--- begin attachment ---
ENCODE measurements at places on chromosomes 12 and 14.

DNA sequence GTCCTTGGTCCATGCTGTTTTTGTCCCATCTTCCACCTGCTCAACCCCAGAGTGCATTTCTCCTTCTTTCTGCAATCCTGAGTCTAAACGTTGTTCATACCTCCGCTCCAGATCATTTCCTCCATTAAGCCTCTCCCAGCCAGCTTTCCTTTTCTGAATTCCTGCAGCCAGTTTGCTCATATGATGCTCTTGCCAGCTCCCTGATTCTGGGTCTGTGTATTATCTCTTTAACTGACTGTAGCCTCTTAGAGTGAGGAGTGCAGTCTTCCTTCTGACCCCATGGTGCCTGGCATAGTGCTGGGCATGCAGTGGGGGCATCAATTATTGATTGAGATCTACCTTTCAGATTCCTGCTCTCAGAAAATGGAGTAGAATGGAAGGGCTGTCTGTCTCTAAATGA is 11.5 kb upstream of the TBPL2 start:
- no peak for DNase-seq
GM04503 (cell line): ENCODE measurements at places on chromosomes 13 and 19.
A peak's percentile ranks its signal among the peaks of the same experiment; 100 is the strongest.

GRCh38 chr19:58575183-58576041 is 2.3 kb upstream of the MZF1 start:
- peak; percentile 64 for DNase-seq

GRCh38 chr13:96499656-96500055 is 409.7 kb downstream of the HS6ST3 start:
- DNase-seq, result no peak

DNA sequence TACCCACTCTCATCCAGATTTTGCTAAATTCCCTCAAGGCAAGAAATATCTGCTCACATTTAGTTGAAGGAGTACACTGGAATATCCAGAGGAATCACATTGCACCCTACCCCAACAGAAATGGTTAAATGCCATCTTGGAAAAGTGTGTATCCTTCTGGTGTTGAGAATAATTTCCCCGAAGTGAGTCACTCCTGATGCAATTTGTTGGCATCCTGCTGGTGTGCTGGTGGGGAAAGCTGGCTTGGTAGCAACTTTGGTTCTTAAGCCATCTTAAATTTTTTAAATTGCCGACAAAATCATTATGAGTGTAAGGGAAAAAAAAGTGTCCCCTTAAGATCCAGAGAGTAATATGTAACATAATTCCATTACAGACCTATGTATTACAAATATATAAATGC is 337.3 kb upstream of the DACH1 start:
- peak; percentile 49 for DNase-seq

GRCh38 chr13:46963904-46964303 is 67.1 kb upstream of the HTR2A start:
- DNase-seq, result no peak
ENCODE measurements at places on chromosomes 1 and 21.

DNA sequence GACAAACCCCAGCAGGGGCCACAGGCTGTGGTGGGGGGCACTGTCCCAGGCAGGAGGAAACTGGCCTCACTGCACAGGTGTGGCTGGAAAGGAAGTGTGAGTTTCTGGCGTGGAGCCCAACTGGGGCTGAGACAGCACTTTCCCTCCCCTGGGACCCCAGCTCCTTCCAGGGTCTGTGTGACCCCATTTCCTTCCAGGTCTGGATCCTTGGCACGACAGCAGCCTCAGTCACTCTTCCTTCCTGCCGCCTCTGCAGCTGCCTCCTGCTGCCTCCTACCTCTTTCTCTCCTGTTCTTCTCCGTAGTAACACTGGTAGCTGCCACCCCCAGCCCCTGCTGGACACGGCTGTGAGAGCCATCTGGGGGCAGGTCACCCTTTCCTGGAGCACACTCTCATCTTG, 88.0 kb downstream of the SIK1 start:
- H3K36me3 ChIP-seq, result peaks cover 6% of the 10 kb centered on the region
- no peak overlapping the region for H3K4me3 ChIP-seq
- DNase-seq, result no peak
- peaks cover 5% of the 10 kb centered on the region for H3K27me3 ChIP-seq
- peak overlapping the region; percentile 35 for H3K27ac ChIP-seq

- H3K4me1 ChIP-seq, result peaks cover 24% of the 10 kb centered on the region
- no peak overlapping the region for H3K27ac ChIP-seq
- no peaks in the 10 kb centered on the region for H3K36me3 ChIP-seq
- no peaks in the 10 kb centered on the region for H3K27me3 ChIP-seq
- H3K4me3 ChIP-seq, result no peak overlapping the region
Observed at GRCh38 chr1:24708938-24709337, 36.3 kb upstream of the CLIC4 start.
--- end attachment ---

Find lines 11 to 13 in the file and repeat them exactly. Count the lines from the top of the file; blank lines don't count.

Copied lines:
- peak; percentile 49 for DNase-seq

GRCh38 chr13:46963904-46964303 is 67.1 kb upstream of the HTR2A start:
- DNase-seq, result no peak